31 May 2020
Have the Courage to Change the Way You Work if You Want to See Results
It might be tempting to take the shortcut and implement digital solutions without reviewing organisational structures, ways of work or patient flows. But, if you really want to see results of improved efficiency and a less stressful working environment you need to have the courage to change the way you work, says Petter Tourda, M.D. and manager at Cederkliniken Piteå at Swedish primary care provider Praktikertjänst. Cederkliniken, situated in the northern town of Piteå has gone through several major changes over the past five years and has managed to turn the business around, reducing stress and sick leave among employees. Here he tells us how.
Do you want to start by telling us about your practice and your responsibilities?
Four general practitioners started the health center Cederkliniken in Piteå in 2010. At that time, we were 13 employees. I started as an ST doctor, and back then, four other business managers ran the health center.
It is tough to start a health center. Patients who are dissatisfied with their care elsewhere tend to apply to the newly opened health center. The care choice system’s financial logic is that the 90 percent who are healthy pay for care for the 10 percent who are most ill. In the beginning, we mainly had patients with more significant care needs listed with us, so then the financials didn’t add up. This led to high stress and sick leave among our employees and we had difficulty making the business work.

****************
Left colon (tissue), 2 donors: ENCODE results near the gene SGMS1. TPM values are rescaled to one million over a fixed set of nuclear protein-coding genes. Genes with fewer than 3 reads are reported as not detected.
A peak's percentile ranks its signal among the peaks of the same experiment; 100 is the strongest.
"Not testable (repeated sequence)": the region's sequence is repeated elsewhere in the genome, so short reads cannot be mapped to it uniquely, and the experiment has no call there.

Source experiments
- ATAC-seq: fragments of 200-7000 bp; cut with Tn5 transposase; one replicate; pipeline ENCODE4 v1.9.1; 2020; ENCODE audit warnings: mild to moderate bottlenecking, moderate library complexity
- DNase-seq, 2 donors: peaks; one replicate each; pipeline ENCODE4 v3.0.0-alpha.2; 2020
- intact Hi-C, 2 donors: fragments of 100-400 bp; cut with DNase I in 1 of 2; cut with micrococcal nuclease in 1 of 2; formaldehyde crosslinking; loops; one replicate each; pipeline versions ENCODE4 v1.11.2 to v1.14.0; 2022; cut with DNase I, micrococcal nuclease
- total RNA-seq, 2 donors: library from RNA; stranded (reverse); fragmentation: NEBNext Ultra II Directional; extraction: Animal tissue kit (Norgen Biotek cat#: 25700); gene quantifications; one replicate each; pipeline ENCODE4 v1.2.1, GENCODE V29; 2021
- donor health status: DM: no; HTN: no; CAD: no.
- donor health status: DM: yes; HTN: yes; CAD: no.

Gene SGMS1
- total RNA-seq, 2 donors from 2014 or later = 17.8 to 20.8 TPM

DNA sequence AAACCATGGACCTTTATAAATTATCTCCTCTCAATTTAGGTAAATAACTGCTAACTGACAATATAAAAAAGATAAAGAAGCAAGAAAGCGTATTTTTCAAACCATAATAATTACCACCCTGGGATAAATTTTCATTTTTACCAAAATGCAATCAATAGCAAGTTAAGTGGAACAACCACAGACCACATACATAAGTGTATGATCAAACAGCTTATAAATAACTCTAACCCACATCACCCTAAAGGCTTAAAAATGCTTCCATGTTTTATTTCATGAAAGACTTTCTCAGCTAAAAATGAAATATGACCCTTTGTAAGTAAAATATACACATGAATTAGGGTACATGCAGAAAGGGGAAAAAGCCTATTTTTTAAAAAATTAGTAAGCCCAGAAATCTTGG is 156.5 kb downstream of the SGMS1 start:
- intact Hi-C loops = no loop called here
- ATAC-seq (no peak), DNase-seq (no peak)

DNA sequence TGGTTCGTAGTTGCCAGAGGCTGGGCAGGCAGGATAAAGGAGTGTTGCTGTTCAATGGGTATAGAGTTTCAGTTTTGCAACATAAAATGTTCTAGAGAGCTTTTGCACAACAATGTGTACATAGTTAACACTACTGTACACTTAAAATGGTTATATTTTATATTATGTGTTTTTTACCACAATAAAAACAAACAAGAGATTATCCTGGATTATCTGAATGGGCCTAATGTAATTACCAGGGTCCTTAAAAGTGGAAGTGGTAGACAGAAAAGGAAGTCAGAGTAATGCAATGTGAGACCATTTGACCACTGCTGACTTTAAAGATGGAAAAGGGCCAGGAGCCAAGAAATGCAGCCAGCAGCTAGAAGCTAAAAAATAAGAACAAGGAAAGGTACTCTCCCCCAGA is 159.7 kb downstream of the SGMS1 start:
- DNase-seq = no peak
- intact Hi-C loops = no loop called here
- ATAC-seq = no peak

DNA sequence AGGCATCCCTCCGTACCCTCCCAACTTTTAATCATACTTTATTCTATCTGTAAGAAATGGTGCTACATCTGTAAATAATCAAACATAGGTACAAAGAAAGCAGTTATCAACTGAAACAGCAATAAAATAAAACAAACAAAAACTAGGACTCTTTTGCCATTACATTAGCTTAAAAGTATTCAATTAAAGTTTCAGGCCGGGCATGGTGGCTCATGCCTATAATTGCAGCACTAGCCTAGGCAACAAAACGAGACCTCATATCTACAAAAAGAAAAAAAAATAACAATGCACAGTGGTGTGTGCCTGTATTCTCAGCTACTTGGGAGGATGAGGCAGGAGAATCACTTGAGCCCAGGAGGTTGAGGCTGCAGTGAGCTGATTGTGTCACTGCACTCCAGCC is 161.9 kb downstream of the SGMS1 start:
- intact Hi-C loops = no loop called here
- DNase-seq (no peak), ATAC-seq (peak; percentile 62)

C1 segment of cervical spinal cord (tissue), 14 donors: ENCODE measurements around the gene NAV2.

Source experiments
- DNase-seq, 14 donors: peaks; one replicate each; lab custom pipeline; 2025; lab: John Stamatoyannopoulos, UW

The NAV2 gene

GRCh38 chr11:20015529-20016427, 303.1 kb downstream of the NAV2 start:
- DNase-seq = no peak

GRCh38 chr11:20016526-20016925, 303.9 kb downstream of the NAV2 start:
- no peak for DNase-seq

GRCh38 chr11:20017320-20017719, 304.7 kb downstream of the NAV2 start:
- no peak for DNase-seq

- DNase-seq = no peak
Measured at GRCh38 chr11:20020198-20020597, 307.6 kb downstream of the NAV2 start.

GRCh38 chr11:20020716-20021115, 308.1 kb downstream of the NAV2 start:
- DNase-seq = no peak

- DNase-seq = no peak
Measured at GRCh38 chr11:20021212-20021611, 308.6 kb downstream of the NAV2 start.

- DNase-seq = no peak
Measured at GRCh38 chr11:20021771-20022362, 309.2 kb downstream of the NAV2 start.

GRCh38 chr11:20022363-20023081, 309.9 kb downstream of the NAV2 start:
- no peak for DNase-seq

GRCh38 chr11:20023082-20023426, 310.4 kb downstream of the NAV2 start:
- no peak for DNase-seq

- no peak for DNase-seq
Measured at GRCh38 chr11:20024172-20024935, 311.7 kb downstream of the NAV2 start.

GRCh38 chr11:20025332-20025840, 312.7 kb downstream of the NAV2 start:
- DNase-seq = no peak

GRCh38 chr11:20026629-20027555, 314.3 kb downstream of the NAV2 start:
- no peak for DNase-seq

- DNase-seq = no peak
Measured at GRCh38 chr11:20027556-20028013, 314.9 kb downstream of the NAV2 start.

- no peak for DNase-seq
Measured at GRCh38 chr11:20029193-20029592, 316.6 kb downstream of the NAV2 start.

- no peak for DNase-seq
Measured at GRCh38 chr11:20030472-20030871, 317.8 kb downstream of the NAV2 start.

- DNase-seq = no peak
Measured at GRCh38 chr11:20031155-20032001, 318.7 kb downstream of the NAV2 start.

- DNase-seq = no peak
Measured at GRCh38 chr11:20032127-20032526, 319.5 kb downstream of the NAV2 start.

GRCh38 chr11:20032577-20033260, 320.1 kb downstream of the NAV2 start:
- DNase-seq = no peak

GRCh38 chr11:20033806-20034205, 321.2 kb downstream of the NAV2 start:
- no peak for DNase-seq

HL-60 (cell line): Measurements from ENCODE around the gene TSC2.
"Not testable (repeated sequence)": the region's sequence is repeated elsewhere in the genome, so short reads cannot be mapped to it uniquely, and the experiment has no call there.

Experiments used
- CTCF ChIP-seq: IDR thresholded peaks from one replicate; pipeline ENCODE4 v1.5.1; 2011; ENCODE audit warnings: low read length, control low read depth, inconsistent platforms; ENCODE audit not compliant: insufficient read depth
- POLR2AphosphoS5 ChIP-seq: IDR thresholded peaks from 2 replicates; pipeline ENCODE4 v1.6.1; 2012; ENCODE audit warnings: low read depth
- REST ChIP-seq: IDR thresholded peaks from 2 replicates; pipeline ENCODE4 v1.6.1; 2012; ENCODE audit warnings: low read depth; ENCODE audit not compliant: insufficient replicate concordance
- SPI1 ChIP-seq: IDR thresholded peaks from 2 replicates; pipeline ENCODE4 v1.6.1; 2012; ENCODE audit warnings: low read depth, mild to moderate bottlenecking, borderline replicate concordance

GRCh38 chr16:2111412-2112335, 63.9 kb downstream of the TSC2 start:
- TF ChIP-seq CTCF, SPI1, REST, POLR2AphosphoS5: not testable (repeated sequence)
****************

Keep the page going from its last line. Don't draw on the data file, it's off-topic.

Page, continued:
I joined as Deputy Operations Manager in 2015. When we received extra funding from the Norrbotten region, several employees and I attended a 1.5-year change management course in health care. Then we started three parallel change projects, we revised our processes around sick leave, launched an entirely new way of caring for patients with mental illness, and created a digital drop-in clinic.
It was a challenging journey, and our employees have subsequently expressed that even if change is good, it may not be optimal to run three major change projects at once. At the same time, there were no alternatives for us. We would not have survived today if we had not implemented these rather radical changes. The changes paid off. In a short time, we managed to reduce sick leave among our personal staff by half and doubled therapists’ availability. The drop-in reception quickly led to a reduction in the phone calls and is still much appreciated both among our patients and the staff.
In 2019 the clinic was moved to a premise twice as big, and we got some time to reflect on what to do next, where digitalisation became a natural step to improve the health center.
Since the staff had previous experience of changing their work ways, the digitalisation initiative was met with enthusiasm from almost all of the staff.
What would you say are your short- and long-term challenges?